Integrated project management, or program management as it is sometimes called, involves selecting, coordinating, and synchronizing projects in a company or agency, so that all the key factors for success are optimized. Program managers see both the big picture and the details of program and project work—all at the same time.
Integration involves analyzing project business value at the high level; mobilizing team performance and dynamics; monitoring projects to assure midstream adjustment and project recovery; resolving technical, resource, and interpersonal conflicts at every level; managing program interfaces and multitasking; identifying organizational constraints and exploiting them; keeping tabs on accountability; and reporting to avoid ethical and waste problems. In an integrated project organization, program and project managers:
■ See projects as capital investments made by the organization to achieve corporate business strategy and competitive advantage.
■ Analyze a portfolio of candidate projects using net present value techniques in combination with risk assessment and other tools.
■ "Read" team dynamics as they relate to team leadership, motivation, effectiveness, decision-making process, and conflict resolution.
■ Formulate and evaluate alternative completion plans to optimize program quality, cost, and schedule. Select and apply appropriate project planning and tracking tools as well as project management leadership skills to recover the program.
■ Develop an appropriate program "interface event management" plan to integrate and manage the projects effectively, and resolve any complexities that result from multitasking, within the networks or on the part of the project manager. Interface events are key milestones requiring cross functional coordination.
■ Plan the development and implementation of suitable project management systems and methodology to support multiple projects. Identify best practices that lead to effective program management.
■ Develop and manage an integrated program schedule. This includes the elements of the schedule, different types of schedules, schedule development, and the processes of schedule management.
■ Work with the structures of schedules, based on the Integrated Master Plan (IMP), Integrated Master Schedule (IMS), supplier data integration, and the overall influences of the work breakdown structure (WBS).
■ Establish requirements and a clear "make buy" decision; the reader will be able to identify those necessary contractor elements to include and integrate into the program master schedule.
■ Work with networking basics, primary elements of the network, what a critical path is, the critical path method, and program networks.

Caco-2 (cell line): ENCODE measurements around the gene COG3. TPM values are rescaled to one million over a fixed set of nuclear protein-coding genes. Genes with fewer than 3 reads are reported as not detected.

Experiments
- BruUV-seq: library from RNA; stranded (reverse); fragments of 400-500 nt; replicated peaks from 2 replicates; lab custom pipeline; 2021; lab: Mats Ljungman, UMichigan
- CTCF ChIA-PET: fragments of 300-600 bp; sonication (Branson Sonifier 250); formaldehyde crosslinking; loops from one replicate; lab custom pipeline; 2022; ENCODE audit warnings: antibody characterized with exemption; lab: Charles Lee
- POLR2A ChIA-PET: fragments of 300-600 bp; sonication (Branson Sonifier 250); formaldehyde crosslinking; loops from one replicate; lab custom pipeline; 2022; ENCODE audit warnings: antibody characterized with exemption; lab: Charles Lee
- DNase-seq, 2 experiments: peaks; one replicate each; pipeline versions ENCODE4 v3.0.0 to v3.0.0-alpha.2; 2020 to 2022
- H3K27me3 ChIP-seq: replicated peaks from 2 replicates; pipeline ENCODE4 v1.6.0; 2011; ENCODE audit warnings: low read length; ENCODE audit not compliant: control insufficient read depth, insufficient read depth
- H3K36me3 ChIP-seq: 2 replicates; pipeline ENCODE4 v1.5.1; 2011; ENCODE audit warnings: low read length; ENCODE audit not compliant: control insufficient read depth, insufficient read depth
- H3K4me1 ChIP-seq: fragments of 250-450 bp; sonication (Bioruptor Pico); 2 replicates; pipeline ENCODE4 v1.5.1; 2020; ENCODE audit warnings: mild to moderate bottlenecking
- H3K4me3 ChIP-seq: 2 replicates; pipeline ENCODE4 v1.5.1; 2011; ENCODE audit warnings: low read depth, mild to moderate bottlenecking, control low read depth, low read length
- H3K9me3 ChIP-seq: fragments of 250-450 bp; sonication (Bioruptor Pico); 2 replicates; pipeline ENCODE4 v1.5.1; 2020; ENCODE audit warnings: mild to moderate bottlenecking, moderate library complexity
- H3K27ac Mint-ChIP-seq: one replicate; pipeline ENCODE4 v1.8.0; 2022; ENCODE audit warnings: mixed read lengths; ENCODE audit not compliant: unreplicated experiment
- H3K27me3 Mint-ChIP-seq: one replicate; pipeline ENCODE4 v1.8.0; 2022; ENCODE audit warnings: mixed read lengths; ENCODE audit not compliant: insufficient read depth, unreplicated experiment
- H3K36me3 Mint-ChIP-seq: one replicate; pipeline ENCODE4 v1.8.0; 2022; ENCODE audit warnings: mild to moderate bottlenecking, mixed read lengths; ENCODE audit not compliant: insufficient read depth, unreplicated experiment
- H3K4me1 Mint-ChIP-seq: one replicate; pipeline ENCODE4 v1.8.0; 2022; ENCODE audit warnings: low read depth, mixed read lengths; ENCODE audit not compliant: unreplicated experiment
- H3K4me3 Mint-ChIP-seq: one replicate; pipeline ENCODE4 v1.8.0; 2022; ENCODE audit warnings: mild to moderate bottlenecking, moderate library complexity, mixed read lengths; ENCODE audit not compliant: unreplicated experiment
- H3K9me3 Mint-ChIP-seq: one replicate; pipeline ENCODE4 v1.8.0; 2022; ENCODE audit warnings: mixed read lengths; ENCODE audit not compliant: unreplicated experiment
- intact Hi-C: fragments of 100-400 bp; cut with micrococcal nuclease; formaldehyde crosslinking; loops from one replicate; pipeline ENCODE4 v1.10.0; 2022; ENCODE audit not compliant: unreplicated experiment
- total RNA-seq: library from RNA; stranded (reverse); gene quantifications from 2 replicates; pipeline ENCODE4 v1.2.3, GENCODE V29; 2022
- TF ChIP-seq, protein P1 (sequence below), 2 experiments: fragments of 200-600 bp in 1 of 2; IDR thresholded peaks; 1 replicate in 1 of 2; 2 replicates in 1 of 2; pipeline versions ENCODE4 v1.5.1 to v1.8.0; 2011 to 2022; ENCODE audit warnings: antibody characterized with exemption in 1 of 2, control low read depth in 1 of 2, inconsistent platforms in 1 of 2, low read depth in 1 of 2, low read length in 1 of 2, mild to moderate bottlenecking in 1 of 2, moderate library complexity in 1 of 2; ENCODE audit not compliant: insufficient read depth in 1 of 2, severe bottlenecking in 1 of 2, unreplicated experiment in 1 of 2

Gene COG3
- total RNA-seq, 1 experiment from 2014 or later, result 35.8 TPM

■ Work with integrated product and process teams (IPT), their outputs, and their relationships to each other, and recognize key product and process team tasks, their relationships in a program schedule, and be able to analyze the performance aspects of an IPT.
■ Work to transition from IMP to IMS.
■ Manage the integration of production recurring schedules with the nonrecurring program level schedules.
■ Manage reporting of integrated schedule data to customers.
■ Understand when and where to use Earned Value Management (EVM), and how this system is used to benefit the project management effort.
■ Design and manage a resource assignment matrix (RAM).
■ Serve as an effective cost account manager, and understand how project cost accounting supports the cost account manager.
■ Provide a working level definition of a project/program baseline schedule to include the basic objectives of that schedule.
■ Implement the planning and budgeting process within the resource loading activities of the schedule integration process.
■ Produce a variance analysis report, and the process of arriving at the conclusions sited in the report.
■ Define and integrate risk management, and elaborate on the process of risk analysis and risk management.
■ Provide the definition for low risk, medium risk, and high risk, while being able to integrate the likelihood of the occurrence with the consequences of the occurrence onto the tailored risk matrix, and incorporate necessary mitigating elements.
Reviewing the current state of project management literature, it could be argued that the word "integration" is used in so many different contexts and applications that its practical usefulness is in question. Engineers integrate products and systems, managers integrate and coordinate their organizations, and planners integrate their plans. Yet despite its prolific use, the term still defines a critical aspect of successful organizations, projects, and teams—working together toward program and project objectives. The integration of product and system means that the components come together to produce product performance and customer satisfaction. They come together because people make them come together; integration just doesn't happen, it must be proactively encouraged by the participants in the program management process.
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What you need to know about… Project Management Made Easy! Project management consists of more than just a large building project and can encompass small projects as well. No matter what the size of your project, you need to have some sort of project management. How you manage your project has everything to do with its outcome.